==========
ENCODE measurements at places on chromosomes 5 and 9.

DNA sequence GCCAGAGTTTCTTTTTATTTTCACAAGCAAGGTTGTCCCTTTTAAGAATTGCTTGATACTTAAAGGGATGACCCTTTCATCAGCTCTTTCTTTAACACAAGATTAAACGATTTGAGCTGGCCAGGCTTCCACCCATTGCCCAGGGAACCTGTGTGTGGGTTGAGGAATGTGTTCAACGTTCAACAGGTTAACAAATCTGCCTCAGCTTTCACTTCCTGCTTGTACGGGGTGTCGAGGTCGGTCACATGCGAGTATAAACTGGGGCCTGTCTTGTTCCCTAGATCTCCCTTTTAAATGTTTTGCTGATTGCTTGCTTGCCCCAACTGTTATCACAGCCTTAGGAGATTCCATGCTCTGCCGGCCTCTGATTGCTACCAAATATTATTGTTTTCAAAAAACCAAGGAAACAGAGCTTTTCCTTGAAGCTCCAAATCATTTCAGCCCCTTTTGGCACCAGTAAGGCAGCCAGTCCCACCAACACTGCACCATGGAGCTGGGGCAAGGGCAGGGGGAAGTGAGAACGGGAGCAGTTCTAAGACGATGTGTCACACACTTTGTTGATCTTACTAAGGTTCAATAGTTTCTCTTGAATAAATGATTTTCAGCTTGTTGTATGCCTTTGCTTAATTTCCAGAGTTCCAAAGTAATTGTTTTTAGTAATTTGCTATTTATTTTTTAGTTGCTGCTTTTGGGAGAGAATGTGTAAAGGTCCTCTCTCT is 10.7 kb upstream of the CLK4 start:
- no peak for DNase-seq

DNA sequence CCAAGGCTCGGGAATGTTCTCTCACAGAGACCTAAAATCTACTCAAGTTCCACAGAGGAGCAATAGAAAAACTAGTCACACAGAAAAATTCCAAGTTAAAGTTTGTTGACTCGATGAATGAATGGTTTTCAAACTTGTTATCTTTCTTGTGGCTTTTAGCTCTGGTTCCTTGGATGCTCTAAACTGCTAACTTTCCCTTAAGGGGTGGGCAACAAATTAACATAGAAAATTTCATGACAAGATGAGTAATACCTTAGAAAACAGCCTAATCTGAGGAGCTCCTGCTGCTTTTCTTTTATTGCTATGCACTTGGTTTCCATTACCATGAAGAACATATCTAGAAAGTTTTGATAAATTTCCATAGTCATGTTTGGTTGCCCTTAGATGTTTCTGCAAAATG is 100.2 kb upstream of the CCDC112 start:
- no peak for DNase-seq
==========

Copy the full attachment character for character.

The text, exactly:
ENCODE measurements at places on chromosomes 5 and 9.

DNA sequence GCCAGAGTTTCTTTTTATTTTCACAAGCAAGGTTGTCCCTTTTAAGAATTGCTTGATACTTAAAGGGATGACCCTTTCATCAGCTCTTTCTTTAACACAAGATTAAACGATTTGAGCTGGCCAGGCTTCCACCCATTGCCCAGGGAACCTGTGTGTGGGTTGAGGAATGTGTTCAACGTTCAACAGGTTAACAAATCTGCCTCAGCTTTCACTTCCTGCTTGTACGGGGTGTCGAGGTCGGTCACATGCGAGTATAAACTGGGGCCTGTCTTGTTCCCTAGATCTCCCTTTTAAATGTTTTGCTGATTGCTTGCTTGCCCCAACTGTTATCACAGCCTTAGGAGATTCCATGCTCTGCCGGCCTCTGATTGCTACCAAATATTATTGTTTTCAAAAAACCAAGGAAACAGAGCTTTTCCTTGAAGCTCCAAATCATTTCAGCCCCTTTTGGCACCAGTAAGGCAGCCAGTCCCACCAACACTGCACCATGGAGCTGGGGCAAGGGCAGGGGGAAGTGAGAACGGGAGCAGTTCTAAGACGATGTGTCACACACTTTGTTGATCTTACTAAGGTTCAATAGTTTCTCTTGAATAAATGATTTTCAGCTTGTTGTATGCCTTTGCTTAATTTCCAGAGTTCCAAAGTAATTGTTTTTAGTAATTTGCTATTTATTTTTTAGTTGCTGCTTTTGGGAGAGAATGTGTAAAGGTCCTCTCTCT is 10.7 kb upstream of the CLK4 start:
- no peak for DNase-seq

DNA sequence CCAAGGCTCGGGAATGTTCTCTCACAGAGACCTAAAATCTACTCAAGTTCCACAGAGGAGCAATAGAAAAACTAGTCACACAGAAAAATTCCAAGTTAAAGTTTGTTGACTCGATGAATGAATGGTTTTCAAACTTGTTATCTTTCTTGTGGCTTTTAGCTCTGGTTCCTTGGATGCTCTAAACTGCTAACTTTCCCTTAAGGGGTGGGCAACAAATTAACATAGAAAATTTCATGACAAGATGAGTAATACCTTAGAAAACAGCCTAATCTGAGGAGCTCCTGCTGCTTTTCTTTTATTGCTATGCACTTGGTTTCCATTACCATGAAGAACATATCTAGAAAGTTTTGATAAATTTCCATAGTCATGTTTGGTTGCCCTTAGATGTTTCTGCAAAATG is 100.2 kb upstream of the CCDC112 start:
- no peak for DNase-seq